...My understanding of our nature is not framed in the dualist terms of an incarnated soul. The Christian hope is, therefore, for me not the hope of survival after death, the persistence post mortem of a spiritual component which possesses, or has been granted, an intrinsic immortality. Rather, the Christian hope is of death and resurrection. My understanding of the soul is that it is the almost infinitely complex, dynamic, information-bearing pattern, carried at any instant by the matter of my animated body and continuously developing throughout all the constituent changes of my bodily make-up during the course of my earthly life. That psychosomatic unity is dissolved at death by the decay of my body, but I believe it is a perfectly coherent hope that the pattern that is me will be remembered by God and its instantiation will be recreated by him when he reconstitutes me in a new environment of his choosing. That will be his eschatological act of resurrection. Thus, death is a real end but not the final end, for only God himself is ultimate. Although there have, of course, been strands of he Christian tradition which have used the language of the survival of an immortal soul, I believe that the tradition which is truer, both to the New Testament insight and to modern understanding, is that which relies on the hope of a resurrection beyond death.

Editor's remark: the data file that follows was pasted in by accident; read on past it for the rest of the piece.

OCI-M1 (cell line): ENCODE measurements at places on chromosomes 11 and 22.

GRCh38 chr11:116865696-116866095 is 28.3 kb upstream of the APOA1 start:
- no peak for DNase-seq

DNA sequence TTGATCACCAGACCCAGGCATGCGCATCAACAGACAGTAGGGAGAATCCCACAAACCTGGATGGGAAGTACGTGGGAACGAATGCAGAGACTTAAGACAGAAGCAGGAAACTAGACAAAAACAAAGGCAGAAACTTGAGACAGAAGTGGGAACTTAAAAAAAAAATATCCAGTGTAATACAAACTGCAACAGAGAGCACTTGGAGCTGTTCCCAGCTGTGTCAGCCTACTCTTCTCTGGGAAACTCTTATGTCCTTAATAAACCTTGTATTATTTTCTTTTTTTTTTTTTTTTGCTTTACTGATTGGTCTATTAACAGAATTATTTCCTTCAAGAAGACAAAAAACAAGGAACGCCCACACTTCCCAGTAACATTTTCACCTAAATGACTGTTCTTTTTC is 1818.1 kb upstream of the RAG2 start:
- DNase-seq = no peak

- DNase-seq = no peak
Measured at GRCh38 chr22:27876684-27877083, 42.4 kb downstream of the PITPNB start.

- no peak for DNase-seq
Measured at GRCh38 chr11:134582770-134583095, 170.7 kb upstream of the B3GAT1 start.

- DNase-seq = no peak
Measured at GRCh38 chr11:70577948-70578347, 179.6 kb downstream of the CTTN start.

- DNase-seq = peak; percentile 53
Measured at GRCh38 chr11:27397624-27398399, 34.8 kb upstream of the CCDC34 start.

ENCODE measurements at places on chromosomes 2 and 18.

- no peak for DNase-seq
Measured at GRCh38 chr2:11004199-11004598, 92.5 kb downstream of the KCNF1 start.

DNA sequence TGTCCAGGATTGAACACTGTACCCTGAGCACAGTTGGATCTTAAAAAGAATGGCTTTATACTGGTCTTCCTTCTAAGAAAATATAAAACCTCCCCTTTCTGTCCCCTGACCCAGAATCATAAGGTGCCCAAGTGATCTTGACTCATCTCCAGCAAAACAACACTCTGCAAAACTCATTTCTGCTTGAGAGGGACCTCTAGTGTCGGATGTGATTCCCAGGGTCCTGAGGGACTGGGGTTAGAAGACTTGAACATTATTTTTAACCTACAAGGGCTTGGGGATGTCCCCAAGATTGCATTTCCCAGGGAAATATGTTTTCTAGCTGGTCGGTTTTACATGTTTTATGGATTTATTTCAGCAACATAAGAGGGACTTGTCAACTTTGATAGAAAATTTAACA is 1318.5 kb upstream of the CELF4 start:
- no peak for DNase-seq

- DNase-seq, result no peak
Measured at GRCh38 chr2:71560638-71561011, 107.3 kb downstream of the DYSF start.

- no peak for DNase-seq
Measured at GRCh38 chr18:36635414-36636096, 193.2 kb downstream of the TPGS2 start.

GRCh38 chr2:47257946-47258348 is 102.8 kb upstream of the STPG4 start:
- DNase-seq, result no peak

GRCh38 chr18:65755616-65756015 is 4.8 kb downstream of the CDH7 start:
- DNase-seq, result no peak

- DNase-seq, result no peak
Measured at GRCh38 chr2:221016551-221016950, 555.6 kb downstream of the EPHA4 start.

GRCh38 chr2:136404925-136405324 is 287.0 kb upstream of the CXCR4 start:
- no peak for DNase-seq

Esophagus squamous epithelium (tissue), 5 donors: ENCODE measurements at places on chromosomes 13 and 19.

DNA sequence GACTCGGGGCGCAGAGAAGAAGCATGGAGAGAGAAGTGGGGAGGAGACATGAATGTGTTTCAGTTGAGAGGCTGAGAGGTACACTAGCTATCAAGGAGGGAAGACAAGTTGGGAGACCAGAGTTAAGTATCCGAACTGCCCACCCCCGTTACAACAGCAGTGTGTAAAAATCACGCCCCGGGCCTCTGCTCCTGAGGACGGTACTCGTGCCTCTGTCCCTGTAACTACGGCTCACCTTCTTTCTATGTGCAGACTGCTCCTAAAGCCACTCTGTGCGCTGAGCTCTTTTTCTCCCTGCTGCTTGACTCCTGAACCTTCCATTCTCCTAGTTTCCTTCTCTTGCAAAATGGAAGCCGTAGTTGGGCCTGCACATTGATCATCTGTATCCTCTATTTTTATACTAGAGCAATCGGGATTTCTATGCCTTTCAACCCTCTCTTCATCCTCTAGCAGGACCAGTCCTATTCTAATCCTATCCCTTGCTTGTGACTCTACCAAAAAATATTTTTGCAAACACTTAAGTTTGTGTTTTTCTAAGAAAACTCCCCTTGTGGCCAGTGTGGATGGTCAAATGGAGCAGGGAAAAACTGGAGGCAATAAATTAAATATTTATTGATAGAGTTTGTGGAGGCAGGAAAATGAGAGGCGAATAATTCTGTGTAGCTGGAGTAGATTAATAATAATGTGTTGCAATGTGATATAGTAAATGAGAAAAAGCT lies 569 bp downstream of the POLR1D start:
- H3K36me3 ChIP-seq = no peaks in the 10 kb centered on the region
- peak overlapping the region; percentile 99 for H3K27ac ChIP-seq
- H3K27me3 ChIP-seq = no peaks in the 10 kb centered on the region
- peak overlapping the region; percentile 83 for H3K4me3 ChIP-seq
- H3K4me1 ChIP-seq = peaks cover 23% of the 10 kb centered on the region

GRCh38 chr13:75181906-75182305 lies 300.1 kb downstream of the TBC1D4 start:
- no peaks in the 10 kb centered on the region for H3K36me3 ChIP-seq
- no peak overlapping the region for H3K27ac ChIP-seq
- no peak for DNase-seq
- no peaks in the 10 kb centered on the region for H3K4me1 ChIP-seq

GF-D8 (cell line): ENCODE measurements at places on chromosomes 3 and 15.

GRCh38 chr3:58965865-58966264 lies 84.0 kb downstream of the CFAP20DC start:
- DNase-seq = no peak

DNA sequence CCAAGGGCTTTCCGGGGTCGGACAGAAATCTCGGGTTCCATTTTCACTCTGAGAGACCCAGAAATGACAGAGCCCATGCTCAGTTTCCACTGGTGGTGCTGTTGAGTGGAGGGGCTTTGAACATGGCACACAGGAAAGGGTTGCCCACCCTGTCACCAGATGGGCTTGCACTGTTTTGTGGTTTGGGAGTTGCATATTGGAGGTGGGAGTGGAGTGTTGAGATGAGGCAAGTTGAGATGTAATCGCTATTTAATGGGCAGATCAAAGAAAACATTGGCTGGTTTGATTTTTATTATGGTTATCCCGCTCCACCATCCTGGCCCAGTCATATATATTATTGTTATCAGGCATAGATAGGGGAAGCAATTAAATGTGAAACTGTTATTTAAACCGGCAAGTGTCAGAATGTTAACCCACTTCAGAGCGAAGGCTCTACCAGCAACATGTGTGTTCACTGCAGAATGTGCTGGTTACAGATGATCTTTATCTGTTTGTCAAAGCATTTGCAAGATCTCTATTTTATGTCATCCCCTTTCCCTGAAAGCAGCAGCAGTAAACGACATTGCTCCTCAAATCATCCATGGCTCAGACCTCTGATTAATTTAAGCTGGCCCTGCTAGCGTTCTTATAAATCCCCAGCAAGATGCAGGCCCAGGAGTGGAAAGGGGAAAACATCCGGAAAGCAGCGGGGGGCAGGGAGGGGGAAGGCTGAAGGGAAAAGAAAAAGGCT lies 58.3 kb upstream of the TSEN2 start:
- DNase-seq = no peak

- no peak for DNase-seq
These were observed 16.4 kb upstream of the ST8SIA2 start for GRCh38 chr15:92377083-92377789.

If this psychosomatic understanding is correct, then it is intrinsic to true humanity that we should be embodied. We are not apprentice angels, awaiting to be disencumbered of our fleshly habitation. Our hope is of the resurrection of the body. By that I do not mean the resuscitation of our present structure, the quaint medieval notion of the reassembling of bones and dust. In a very crude and inadequate analogy, the softward running on our present hardware will be transferred to the hardware of the world to come. And where will that eschatological hardware come from? Surely the 'matter' of the world to come must be the transformed matter of this world. God will no more abandon the universe than he will abandon us. Hence the importance to theology of the empty tomb, with its message that the Lord's risen and glorified body is the transmutation of his dead body. The resurrection of Jesus is the beginning within history of a process whose fulfillment lies beyond history, in which the destiny of humanity and the destiny of the universe are together to find their fulfillment in a liberation from decay and futility (cf. Rom. 8:180-5).
--John Polkinghorne, Science and Christian Belief, pp. 163-164